I told Grayson what had happened to his father. I didn’t tell him about Eve.
The entire time, his face was like stone. “You look like you want to hit something,” I told him.
He shook his head.
I made him look at me. “How about swinging a sword?”
Grayson corrected my stance. “Let the blade do the work for you,” he reminded me, and in that moment, I was reminded of more.
Of the first day I’d met him. How arrogant he’d been, how sure of himself and his place in the world. I thought about the first time I’d caught him really looking at me, and the way he’d told me that I had an expressive face. I thought about bargains struck and promises made and stolen moments and words spoken in Latin.
But mostly I thought about the ways that the two of us were alike. “I had a dream,” I told him. “When I was in the coma. You and Jameson were fighting. About me.”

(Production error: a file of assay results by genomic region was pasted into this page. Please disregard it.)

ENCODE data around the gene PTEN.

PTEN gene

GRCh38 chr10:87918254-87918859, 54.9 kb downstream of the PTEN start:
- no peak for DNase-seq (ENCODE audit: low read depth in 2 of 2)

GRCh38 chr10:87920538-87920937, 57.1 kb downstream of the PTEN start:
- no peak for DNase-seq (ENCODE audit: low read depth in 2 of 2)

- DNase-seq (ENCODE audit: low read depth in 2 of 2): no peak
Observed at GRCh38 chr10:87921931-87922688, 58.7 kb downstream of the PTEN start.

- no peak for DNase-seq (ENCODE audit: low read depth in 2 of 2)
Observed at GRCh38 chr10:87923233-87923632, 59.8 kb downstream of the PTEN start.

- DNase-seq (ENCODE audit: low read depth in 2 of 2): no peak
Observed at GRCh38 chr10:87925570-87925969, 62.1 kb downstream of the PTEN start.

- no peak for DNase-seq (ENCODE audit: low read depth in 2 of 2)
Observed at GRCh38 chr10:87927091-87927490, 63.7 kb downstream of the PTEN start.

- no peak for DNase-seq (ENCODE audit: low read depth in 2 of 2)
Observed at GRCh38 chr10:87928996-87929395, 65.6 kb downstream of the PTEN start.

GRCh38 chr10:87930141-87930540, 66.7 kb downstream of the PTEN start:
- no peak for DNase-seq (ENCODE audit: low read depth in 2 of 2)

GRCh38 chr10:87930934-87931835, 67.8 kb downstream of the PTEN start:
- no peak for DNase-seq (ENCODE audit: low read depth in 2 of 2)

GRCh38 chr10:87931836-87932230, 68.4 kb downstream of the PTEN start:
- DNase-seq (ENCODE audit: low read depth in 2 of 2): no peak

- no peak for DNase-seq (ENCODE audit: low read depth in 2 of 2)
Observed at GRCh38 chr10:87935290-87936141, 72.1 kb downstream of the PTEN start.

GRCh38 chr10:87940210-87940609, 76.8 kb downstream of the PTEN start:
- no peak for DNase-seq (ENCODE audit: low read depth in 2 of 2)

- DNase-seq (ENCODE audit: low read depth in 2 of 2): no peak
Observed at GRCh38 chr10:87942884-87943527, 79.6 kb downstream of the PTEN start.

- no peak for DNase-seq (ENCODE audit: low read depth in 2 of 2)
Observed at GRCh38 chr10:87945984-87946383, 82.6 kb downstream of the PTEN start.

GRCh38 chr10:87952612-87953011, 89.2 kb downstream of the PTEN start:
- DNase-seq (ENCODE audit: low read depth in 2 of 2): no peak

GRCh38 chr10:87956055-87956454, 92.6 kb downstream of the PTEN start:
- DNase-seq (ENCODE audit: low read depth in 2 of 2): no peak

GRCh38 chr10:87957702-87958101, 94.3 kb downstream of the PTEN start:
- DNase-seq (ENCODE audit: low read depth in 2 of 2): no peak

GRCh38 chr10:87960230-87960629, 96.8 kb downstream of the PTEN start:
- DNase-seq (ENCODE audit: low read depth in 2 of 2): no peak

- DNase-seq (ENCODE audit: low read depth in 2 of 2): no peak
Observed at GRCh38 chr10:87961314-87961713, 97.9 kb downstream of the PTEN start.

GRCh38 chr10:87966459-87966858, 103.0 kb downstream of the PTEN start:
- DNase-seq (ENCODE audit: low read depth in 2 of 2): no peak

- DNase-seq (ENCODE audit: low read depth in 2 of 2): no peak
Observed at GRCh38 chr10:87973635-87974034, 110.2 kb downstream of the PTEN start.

“Avery…” Grayson lowered his sword.
“In my dream,” I continued, “Jameson was angry that you didn’t run toward me. That I was lying there at death’s door, and you couldn’t move.
But, Grayson?” I waited for him to look at me, with silver eyes and the weight of the world on his shoulders. “I’m not angry. I’ve spent my entire life not running toward anyone. I know what’s it like to just stand there—to not be able to do anything else. I know what it’s like to lose someone.”
I thought about my mom, then Emily.
“I am an expert at not wanting to want things.” I held my sword up for a moment longer, then lowered it, the way he’d lowered his. “But I’m starting to realize that the person I need to be, the person I’m becoming—she’s not that girl anymore.”
I’d been given the world. It was time to stop living scared, time to take the reins.
It was time to take risks.
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